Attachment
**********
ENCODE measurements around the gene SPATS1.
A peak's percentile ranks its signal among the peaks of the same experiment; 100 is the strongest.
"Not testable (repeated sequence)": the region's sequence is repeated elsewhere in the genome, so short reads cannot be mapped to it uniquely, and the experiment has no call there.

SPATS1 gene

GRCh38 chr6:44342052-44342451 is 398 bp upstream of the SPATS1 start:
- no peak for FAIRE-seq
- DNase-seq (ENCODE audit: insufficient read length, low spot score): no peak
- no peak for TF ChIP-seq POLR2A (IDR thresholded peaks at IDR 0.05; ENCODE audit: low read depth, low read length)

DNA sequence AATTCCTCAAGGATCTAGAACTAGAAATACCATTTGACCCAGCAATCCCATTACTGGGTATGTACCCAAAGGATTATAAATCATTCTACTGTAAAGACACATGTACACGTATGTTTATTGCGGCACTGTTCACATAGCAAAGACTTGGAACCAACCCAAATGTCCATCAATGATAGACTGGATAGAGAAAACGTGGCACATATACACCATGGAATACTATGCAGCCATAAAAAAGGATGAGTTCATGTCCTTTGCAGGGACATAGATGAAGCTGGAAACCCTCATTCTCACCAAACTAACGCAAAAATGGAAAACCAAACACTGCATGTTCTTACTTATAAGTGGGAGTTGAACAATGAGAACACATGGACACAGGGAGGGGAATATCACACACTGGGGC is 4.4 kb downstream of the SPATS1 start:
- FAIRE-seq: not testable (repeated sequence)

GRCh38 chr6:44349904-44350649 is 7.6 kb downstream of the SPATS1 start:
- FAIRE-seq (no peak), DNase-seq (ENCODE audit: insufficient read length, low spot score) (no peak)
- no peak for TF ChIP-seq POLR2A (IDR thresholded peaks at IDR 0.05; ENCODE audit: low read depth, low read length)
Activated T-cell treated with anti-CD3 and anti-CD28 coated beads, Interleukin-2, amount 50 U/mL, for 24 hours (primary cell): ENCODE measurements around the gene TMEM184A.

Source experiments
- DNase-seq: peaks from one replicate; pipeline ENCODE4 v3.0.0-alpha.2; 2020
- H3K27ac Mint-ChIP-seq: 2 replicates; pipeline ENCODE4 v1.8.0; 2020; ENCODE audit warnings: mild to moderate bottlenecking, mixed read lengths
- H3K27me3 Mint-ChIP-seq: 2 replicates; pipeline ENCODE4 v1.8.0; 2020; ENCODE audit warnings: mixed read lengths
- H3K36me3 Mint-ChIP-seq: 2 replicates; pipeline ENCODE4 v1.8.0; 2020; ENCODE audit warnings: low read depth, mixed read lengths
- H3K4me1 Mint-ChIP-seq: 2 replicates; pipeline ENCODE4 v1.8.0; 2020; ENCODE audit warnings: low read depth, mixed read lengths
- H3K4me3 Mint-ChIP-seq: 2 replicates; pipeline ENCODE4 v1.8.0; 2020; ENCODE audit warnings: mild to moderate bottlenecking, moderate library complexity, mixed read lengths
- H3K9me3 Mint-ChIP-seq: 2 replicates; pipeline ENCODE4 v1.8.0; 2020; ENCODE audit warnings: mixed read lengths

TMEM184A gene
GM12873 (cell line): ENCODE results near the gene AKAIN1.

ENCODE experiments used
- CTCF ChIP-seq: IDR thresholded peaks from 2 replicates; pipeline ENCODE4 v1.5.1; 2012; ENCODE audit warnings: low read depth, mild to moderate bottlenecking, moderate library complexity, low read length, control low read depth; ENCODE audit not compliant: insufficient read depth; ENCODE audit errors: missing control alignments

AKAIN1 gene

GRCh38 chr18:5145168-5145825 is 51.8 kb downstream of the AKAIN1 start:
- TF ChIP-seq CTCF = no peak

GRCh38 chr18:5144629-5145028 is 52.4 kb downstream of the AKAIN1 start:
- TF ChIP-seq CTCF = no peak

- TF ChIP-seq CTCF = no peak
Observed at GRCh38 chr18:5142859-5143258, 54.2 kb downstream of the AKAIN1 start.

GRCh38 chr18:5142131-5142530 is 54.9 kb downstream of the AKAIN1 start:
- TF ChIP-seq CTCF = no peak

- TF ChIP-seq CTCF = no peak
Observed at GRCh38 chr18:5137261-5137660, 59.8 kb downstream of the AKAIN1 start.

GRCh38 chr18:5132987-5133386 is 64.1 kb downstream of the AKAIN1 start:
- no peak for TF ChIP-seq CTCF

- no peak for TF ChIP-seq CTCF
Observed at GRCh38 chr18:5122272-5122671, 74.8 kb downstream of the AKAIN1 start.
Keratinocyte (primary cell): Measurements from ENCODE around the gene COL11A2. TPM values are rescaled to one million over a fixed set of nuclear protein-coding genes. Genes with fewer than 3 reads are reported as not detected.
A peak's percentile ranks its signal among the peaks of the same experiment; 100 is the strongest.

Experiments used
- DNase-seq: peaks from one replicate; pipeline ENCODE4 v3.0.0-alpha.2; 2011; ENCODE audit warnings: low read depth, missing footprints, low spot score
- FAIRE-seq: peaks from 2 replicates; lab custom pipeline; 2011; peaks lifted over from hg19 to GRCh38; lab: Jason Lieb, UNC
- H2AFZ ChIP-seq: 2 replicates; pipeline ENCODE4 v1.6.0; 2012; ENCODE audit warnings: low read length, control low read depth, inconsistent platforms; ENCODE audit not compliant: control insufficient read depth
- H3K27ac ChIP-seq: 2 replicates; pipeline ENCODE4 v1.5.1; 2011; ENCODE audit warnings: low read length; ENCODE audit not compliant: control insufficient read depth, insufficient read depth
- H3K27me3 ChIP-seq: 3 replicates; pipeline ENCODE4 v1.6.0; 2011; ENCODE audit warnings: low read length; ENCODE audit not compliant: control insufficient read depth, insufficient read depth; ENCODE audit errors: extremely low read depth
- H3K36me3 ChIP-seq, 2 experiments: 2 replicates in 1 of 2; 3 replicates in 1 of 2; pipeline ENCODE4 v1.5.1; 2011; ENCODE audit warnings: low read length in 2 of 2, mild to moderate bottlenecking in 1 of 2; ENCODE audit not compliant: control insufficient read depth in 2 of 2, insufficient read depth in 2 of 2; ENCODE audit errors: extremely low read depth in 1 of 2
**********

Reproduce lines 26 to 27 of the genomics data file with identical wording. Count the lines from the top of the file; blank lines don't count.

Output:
- CTCF ChIP-seq: IDR thresholded peaks from 2 replicates; pipeline ENCODE4 v1.5.1; 2012; ENCODE audit warnings: low read depth, mild to moderate bottlenecking, moderate library complexity, low read length, control low read depth; ENCODE audit not compliant: insufficient read depth; ENCODE audit errors: missing control alignments

AKAIN1 gene